The Internal Revenue Code is crystal clear; taxpayer information is private and confidential. Sure, there are exceptions. If you don’t pay taxes and get a lien, if you are indicted for tax evasion or if a tax case heads to federal court, then expect your tax information will be public. If you are doing nothing wrong, however, your income, deductions and tax bill — everything on your return — is confidential.
The IRS takes confidentiality so seriously that wrongful disclosure is a crime punishable by up to a year in prison.
Unfortunately, mistakes happen. (In a few very rare cases, a dishonest IRS employee or tax preparer commits identity theft and “steals” confidential information to make a phony refund request or intercept someone’s refund. This post does not discuss those intentional acts.)
With FATCA looming large on the horizon and many nations and foreign banks gearing up to begin making disclosures, some privacy advocates are worried about even more improper disclosures.
Like the United States, most nations have equally strong privacy statutes that protect both banking data and tax information. We don’t want our neighbors knowing how much we make nor how much money we have in the bank. It’s none of their business. Our neighbors in Canada, India, Europe and other places feel the same way.
Yet some privacy advocates have been warning that data breaches are inevitable once FATCA fully kicks in and thousands of banks and dozens of nations begin trading information.
Earlier this week, IFC Review, a well respected international financial news source, claimed a clerk in Bermuda may have inadvertently released tax data regarding 3 U.S. companies, Flat Island Company, RI Holdings, and Round Island One. While anyone can make mistakes, this disclosure allegedly occurred because of a government request under a “TIEA,” a tax information exchange agreement.
Of course, the most notable TIEA is FATCA.
Unfortunately, more mistakes are inevitable. Is this a reason for a country not to join FATCA? No. There are plenty of problems with FATCA but we don’t believe that occasional wrongful disclosures are at the top of the list. What is more worrisome is the proliferation of hackers and disgruntled bank workers now willing to sell account information to the highest bidder.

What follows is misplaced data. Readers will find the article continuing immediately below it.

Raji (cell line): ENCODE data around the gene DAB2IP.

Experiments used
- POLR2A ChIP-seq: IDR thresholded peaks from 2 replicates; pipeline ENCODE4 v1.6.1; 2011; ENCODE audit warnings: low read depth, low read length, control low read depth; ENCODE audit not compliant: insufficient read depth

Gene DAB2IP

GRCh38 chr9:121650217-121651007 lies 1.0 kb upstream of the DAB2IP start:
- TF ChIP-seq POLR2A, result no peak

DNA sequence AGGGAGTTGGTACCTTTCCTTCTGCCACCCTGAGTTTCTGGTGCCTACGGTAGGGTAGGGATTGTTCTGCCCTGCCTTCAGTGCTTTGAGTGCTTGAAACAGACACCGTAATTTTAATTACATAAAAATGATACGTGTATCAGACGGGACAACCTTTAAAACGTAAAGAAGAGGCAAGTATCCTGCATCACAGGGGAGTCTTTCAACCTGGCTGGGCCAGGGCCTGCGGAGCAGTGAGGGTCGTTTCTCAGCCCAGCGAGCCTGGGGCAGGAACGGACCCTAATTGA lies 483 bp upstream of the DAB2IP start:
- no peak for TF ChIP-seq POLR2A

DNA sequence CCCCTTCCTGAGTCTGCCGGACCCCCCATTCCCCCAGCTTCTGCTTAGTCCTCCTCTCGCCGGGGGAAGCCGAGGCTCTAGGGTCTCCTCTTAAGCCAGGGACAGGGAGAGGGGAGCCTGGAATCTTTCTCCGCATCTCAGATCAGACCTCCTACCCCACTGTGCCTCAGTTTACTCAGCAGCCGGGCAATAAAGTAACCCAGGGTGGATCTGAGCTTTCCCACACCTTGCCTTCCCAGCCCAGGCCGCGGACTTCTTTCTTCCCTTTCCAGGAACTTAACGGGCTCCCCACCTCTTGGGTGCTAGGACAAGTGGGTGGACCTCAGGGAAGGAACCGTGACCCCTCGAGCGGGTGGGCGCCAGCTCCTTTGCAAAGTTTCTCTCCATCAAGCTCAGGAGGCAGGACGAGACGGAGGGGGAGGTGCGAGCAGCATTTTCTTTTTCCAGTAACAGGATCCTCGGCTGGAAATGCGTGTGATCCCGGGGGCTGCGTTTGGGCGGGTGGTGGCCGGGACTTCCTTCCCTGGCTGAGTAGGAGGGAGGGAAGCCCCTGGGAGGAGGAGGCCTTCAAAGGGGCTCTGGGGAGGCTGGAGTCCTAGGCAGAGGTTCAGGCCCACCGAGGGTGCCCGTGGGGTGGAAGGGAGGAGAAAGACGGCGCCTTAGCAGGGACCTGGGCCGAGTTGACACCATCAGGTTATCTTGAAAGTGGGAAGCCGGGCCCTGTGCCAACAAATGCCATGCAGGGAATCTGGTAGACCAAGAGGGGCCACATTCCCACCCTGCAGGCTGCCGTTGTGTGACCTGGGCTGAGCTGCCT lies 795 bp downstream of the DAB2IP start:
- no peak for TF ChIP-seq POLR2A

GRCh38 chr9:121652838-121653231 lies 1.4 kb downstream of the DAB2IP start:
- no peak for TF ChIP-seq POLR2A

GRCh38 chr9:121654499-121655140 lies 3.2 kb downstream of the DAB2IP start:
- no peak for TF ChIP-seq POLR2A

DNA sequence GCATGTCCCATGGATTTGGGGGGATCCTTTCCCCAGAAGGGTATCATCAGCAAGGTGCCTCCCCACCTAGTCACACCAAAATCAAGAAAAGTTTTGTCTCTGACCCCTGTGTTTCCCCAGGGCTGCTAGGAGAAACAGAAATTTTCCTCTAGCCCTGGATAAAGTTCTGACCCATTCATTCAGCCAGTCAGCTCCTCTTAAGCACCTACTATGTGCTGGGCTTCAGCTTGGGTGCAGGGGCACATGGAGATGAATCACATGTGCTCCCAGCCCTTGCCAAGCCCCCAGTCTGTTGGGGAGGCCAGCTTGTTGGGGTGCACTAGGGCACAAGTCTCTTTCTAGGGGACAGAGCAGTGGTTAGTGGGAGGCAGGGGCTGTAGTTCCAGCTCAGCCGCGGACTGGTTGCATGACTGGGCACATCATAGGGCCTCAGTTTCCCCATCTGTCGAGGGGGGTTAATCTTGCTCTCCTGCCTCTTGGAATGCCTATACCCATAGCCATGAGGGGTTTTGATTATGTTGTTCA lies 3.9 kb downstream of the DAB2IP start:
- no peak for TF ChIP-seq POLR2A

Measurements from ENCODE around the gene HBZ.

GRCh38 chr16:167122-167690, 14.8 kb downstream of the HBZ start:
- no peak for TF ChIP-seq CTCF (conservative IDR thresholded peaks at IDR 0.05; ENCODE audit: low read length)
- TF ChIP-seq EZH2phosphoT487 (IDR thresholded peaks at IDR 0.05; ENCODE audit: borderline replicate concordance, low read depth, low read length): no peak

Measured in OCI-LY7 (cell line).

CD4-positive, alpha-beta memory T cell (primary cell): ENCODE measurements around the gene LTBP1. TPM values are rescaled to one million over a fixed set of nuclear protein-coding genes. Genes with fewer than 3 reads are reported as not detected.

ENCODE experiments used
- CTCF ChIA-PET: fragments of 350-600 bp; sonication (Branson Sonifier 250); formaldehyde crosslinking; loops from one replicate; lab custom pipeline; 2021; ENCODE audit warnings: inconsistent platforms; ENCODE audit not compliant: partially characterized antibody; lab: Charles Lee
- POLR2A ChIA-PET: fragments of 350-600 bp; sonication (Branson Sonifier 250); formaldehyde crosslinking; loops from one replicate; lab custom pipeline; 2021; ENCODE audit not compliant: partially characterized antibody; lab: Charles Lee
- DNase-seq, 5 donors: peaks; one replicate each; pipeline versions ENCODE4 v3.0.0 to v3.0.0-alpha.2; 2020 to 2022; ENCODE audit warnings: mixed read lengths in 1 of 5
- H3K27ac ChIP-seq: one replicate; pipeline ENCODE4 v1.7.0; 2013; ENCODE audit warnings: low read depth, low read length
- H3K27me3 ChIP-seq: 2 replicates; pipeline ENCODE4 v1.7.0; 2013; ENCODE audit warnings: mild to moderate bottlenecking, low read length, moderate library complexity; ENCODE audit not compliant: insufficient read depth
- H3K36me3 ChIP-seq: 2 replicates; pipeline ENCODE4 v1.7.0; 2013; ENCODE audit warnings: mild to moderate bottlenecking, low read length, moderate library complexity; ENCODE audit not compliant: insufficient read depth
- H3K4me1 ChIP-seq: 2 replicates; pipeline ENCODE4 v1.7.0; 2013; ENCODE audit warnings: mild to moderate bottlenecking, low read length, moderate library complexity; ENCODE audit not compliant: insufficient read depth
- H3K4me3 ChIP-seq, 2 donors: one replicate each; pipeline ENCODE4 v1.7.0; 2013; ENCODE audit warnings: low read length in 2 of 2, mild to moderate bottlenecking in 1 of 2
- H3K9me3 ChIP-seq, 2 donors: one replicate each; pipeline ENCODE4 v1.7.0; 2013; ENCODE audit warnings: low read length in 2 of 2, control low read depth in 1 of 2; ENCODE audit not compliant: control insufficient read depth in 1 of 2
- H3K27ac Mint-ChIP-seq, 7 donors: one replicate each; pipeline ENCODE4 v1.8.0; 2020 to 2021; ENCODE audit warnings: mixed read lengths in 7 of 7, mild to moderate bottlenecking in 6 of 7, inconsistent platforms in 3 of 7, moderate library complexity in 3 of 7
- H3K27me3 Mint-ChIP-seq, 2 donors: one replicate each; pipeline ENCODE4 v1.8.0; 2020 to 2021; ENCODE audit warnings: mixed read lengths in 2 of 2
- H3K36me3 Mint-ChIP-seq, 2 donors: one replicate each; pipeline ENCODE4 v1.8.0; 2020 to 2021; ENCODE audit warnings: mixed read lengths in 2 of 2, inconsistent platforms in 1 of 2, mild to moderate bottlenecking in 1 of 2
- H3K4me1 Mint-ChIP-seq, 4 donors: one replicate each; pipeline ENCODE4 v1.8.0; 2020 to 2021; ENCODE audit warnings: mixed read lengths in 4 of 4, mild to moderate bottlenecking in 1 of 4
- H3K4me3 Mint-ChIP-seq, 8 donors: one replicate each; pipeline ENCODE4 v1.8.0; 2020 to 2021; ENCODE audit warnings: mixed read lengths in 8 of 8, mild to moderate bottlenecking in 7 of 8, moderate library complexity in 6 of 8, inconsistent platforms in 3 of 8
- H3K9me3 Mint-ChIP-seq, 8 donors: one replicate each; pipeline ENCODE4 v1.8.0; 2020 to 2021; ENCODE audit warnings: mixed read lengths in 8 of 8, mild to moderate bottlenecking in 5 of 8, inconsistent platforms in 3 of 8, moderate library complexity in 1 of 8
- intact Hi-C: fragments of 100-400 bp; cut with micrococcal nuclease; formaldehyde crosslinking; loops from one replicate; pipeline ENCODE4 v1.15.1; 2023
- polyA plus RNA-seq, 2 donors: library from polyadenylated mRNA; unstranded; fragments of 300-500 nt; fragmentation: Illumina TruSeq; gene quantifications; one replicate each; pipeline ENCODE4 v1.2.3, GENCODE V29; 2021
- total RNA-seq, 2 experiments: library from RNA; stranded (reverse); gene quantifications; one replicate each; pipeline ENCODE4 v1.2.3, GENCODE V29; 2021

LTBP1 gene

We have previously reported about both France and Germany purchasing stolen Swiss and Liechtenstein account data. In one case, the government even provided witness protection to the thief. While there are no known instances of the U.S. purchasing stolen data, it certainly isn’t above receiving such data from other nations.
The bottom line? The recent disclosures in Bermuda shouldn’t have occurred. More mistakes will likely follow but FATCA is here to stay. At least until something better replaces it. If you have unreported offshore accounts or have FATCA related questions, talk to an expert.
Our team of IRS tax attorneys have decades of experience with offshore reporting and other tax issues. From FATCA to FBARs, we can help. We gladly provide confidential, no-fee initial consultations to help answer your questions and explain your responsibilities. Thereafter, most services can be provided on a reasonable flat fee. We also help foreign financial institutions comply with the new law.
For a free consultation, contact one of our experienced FBAR lawyers today; attorney Bethany Canfield at or by phone at (414) 223-0464. The author, Brian Mahany, can also be contacted at or (414) 704-6731 (direct). All inquiries are protected by the attorney – client privilege and will be answered within 1 business day. (We also have hundreds of text searchable posts on our Due Diligence blog.)
Mahany & Ertl – America’s FBAR and Foreign Reporting Attorneys. Services provided worldwide.